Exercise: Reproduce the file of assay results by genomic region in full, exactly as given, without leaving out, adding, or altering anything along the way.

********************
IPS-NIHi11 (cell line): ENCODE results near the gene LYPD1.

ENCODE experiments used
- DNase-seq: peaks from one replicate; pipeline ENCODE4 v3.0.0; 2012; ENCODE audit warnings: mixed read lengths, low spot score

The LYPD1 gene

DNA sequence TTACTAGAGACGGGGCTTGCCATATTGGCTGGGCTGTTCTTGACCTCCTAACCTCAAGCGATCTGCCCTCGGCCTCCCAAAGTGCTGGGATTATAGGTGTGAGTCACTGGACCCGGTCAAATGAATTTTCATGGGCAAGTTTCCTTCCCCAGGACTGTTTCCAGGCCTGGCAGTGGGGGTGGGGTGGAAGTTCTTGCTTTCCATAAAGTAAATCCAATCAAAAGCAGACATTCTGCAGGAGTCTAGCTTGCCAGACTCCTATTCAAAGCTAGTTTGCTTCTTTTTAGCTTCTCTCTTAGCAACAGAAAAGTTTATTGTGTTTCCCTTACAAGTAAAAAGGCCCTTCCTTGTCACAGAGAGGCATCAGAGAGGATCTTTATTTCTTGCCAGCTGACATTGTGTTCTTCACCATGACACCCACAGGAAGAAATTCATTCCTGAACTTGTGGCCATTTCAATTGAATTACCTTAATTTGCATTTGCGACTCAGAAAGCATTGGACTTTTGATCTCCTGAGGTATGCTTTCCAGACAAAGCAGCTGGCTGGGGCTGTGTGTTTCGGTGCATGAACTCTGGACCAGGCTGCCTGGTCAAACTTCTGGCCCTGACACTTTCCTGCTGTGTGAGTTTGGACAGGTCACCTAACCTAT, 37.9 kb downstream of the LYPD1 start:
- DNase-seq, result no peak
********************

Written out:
IPS-NIHi11 (cell line): ENCODE results near the gene LYPD1.

ENCODE experiments used
- DNase-seq: peaks from one replicate; pipeline ENCODE4 v3.0.0; 2012; ENCODE audit warnings: mixed read lengths, low spot score

The LYPD1 gene

DNA sequence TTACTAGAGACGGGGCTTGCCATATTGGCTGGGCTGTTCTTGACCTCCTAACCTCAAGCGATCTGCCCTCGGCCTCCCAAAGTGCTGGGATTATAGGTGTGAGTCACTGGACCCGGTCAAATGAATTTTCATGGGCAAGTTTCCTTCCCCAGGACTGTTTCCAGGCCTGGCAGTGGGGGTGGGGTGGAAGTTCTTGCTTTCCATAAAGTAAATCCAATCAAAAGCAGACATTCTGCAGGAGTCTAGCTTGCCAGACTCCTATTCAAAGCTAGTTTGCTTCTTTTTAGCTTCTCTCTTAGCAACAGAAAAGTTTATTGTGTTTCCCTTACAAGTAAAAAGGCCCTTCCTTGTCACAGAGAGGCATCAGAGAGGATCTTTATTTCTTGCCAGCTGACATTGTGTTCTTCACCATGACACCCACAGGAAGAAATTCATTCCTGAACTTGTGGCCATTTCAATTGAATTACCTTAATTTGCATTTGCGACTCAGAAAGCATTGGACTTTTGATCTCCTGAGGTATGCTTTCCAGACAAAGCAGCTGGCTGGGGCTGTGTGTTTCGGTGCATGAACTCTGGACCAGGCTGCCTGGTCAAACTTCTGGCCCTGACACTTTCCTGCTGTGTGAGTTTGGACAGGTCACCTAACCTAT, 37.9 kb downstream of the LYPD1 start:
- DNase-seq, result no peak